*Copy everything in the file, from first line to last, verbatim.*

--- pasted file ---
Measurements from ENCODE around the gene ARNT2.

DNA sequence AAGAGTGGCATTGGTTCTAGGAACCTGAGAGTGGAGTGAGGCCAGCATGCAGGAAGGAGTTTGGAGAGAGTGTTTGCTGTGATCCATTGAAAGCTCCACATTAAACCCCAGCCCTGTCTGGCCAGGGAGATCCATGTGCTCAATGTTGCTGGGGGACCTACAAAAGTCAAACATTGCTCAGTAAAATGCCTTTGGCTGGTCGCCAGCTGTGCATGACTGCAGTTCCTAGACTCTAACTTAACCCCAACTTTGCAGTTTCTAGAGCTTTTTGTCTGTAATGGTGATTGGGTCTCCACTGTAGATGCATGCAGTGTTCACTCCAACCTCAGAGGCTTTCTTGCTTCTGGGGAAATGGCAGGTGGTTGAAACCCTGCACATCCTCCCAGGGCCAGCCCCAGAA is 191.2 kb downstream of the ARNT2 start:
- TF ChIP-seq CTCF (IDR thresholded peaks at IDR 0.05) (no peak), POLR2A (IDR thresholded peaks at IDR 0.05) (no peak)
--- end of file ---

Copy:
Measurements from ENCODE around the gene ARNT2.

DNA sequence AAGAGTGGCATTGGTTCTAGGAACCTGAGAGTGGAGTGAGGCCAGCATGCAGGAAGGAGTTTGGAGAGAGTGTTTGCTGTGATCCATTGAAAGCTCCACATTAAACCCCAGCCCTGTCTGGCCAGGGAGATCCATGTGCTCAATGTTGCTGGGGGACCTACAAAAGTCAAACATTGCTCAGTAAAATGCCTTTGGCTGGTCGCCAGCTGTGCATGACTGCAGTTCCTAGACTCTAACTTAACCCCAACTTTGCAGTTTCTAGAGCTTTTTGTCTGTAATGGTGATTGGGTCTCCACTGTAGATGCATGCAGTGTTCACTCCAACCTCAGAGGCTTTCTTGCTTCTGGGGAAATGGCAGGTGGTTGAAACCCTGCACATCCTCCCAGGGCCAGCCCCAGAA is 191.2 kb downstream of the ARNT2 start:
- TF ChIP-seq CTCF (IDR thresholded peaks at IDR 0.05) (no peak), POLR2A (IDR thresholded peaks at IDR 0.05) (no peak)